Speaking to the Belfast Telegraph last night, Ian Enlander, from the Irish Whale and Dolphin Group, said: "In the summer, minke whales move south from the west of Scotland into the Irish sea, where there is plenty of food for them.

"They're often sighted off Islandmagee as they migrate toward the Isle of Man.

"It appears that this young male minke died after its tail became entangled in some discarded fishing gear."


Humpback whale found dead in Shoalwater Bay, Western Australia

© Elle Mitaros
The humpback whale beached at Shoalwater Bay.
A shark warning has been issued for Rockingham after a dead eight-metre humpback whale washed ashore in Shoalwater Bay.

The warning was issued this morning from Surf Life Saving WA, after a shark sighting was reported at around 10am off Port Kennedy beach.

The carcass beached on the sandbar between Seal Island and the mainland, after it was first reported around 500m off-shore. The Department of Parks and Wildlife reported a 2.5m tiger shark had been seen circling the dead whale before it beached.

A statement from the Department of Parks and Wildlife last night after the discovery of the carcass said it could have lured the shark.

"It is possible the decomposing carcass will act as an attractant that could lead to sharks coming close in to shore," the statement read.

The Department of Fisheries is monitoring the situation and providing advice to relevant authorities.


Pack of dogs maul 3-year-old boy to death in Dilkon, Arizona

Dog attack victim Kayden Colter Begay
Shaken by a vicious dog mauling that killed a 3-year-old boy on the Navajo Nation, local leaders are expressing anger over the attack, saying encounters with stray and feral animals on the vast reservation are all too common and more could have been done to prevent the tragedy.

A report from the Navajo Nation Animal Control Program confirmed the child was attacked in the area of Dilkon, Arizona, on July 14 by a pack of dogs, but it does not list the dogs' breeds or indicate whether they were strays or had an owner. Citing the report, a spokeswoman for Navajo President Russell Begaye said five dogs mauled the boy before authorities arrived on the scene in response to a telephone message of a fatal canine attack.

Two dogs were shot and killed on site, and the other three were euthanized at an animal shelter in Fort Defiance, Arizona, according to the report. All of the dogs tested negative for rabies.

"People have told me that they had reported on these dogs before, but nobody came around until (the attack) happened," said Cecil Hubbell, president of the Navajo Nation's Wide Ruins Chapter, where the boy lived with his mother. "People overlook these things. They don't check up on it, and now we got a 3-year-old boy that is gone."


Dozens of seagulls found dead at Bay Beach, Wisconsin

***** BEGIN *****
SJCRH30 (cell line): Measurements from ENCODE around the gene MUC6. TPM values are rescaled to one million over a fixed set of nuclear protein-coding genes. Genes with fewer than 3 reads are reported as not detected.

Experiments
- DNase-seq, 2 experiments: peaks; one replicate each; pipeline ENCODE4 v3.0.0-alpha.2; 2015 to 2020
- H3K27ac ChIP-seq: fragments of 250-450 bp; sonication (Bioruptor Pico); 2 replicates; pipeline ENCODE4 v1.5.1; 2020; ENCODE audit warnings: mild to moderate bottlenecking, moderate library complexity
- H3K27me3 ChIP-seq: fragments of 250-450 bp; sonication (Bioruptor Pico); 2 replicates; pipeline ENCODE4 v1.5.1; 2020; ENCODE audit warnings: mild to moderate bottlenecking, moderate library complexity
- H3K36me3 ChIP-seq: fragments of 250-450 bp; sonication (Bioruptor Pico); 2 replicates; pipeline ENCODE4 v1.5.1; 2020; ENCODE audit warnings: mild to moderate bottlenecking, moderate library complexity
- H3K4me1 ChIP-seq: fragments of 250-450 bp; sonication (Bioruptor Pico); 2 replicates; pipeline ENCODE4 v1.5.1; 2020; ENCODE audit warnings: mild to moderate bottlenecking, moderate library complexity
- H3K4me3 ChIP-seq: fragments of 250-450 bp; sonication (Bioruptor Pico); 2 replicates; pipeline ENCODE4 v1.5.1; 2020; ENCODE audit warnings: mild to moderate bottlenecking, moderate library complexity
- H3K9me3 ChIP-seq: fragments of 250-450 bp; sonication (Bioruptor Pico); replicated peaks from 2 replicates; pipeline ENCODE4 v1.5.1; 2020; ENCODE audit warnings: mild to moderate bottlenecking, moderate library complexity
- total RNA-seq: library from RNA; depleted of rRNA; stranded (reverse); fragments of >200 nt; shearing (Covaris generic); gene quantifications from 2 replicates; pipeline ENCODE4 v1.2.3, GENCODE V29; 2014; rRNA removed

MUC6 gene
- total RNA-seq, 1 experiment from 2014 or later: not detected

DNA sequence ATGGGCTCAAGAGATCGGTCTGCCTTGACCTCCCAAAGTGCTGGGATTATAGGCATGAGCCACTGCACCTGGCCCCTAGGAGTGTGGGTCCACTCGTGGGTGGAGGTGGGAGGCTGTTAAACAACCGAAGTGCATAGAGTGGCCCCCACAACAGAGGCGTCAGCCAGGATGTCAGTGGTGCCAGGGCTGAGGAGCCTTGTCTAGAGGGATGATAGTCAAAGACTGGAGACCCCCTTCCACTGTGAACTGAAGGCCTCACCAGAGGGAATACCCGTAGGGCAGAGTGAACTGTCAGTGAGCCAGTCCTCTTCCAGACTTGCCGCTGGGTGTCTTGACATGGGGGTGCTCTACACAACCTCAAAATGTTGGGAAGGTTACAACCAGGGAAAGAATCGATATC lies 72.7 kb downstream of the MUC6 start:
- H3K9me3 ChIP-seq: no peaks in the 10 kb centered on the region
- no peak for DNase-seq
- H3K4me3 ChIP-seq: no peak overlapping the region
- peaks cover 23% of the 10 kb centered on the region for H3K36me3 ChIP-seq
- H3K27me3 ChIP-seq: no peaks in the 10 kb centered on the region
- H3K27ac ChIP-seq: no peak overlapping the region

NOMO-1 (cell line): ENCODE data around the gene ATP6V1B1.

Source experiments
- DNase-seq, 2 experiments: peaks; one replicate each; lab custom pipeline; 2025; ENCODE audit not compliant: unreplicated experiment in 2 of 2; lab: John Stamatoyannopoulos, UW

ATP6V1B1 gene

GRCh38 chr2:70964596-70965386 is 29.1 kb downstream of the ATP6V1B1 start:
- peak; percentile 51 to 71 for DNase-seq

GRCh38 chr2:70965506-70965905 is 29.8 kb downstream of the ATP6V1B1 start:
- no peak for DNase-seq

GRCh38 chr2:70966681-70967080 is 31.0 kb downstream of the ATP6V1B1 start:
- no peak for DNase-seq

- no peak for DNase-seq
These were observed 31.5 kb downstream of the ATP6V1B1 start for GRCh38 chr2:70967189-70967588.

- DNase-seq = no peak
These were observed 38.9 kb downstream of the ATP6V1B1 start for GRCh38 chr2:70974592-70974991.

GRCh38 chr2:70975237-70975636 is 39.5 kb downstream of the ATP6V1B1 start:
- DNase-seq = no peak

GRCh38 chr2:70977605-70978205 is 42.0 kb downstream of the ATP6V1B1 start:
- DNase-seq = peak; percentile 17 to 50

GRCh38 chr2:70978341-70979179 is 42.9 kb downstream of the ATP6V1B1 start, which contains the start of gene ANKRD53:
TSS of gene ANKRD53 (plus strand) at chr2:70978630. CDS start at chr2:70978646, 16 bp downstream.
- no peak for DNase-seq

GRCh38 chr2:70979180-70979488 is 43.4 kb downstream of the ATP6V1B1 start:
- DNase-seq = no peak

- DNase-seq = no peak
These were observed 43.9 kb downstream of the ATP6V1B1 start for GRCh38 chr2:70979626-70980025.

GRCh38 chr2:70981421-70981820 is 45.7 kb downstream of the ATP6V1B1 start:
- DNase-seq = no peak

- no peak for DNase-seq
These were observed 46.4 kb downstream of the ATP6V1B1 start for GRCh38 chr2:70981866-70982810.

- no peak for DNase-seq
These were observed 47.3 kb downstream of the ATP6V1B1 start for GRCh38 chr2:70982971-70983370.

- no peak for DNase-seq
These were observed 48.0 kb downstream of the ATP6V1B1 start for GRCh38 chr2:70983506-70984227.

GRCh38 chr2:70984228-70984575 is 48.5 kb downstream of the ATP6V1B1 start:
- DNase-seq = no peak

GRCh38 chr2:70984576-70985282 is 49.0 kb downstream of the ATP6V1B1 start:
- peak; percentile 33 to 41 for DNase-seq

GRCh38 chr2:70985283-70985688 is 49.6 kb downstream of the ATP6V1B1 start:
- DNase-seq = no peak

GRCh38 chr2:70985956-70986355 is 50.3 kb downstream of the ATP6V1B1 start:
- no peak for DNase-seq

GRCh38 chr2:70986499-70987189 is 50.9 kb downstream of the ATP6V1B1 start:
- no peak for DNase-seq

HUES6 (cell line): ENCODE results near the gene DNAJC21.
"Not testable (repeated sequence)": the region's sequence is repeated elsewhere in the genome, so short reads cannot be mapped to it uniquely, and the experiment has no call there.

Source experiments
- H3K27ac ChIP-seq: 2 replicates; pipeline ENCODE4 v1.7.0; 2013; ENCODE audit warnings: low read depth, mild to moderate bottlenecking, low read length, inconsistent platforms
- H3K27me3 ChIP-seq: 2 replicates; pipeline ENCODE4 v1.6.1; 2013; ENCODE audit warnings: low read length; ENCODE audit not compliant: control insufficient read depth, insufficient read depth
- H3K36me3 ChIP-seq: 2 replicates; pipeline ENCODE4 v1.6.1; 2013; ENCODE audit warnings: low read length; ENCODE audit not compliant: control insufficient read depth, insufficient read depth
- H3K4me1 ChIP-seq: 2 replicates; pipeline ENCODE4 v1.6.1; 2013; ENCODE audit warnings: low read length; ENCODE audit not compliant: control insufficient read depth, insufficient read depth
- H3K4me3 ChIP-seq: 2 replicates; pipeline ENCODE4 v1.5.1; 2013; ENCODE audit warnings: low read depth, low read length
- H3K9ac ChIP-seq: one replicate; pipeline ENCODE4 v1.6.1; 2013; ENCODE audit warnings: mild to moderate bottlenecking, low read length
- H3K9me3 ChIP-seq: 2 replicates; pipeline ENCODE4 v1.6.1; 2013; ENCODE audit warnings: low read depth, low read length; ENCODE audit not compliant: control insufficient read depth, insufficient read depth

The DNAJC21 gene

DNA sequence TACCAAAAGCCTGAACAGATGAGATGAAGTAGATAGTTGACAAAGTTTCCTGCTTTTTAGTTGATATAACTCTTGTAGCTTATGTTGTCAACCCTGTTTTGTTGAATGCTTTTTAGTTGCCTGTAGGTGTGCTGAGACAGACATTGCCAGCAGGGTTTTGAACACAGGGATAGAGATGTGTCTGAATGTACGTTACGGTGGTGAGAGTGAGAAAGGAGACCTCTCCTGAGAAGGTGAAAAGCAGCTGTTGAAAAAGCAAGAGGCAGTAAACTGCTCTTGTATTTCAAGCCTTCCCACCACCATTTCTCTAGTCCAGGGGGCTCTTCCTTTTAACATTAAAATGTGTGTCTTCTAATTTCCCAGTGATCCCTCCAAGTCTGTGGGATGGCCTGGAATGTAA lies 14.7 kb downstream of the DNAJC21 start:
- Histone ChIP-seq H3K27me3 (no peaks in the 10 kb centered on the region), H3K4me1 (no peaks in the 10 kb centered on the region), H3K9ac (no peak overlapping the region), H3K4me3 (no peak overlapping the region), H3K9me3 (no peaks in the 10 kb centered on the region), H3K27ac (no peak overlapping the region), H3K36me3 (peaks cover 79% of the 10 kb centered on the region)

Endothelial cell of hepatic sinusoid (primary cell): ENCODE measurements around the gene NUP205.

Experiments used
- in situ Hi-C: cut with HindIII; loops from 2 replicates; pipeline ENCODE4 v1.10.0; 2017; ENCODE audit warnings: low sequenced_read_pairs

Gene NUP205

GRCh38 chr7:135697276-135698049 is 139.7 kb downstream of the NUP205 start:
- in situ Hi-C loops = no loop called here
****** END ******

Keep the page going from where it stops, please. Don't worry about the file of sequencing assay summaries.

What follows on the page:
It's not the scenic view Nancy O'Kelley had in mind while trying to enjoy Bay Beach.

"I was disappointed you hate to walk up to the beach and see dead birds," said O'Kelley.
Wildlife experts say the die off isn't unusual.

"At this time of year the parents don't take care of them any longer so this is the really tough time of year for young gulls," explained Bay Beach Wildlife Sanctuary director, Mike Reed.

Wildlife experts say the reason so many gulls are landing near Bay Beach is because they nest at Renard island, which is very close to the shoreline.

Comment: See also: What's killing hundreds of young gulls in Buffalo, New York?


Extremely chilled out manatee makes friends with paddleboarder in Florida

The manatee was happy to chill out with Celine and her friend, floating with the pair for a moment before he swam away
Two Florida girls got a sweet summer surprise when they went out paddleboarding - and made a new friend.

Celine Chasteen couldn't believe it when a manatee swam right up to her and put his flippers on her board.

At first Celine had thought the manatee was a rock in the distance as she paddled through the waters of Jupiter.

'But then they started moving,' she told The Dodo.

'The next thing I know, there's a manatee putting his flippers on my board.'

The manatee was happy to chill out with Celine and her friend, floating with the pair for a moment before he swam away.

'It was so cool,' Celine said. 'I've never experienced anything like that before.'

'I thought he was really cute. He was really nice. I hope he drops by again.'


Dead dolphins, whales wash up on beaches in Nassau County, Florida

Dead dolphin found on Flagler Beach
It has been a sad week for marine mammal researchers with the Florida Fish and Wildlife Conservation Commission.

A dead kogia whale calf washed up at Fort Clinch in Nassau County Monday. Then a dead kogia whale was found dead in the area Tuesday.

There were three dead dolphins found on area beaches this week, including one found on Flagler Beach. Another was found in the St. Johns River.

The deaths are not believed to be connected.

Dead kogia whale calf